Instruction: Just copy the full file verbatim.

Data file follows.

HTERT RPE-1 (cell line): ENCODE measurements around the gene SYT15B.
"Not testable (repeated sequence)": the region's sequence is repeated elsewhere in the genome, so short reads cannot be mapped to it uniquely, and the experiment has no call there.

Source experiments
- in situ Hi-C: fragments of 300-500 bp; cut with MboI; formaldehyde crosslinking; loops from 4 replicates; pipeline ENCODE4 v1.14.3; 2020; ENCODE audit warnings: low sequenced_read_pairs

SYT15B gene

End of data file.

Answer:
HTERT RPE-1 (cell line): ENCODE measurements around the gene SYT15B.
"Not testable (repeated sequence)": the region's sequence is repeated elsewhere in the genome, so short reads cannot be mapped to it uniquely, and the experiment has no call there.

Source experiments
- in situ Hi-C: fragments of 300-500 bp; cut with MboI; formaldehyde crosslinking; loops from 4 replicates; pipeline ENCODE4 v1.14.3; 2020; ENCODE audit warnings: low sequenced_read_pairs

SYT15B gene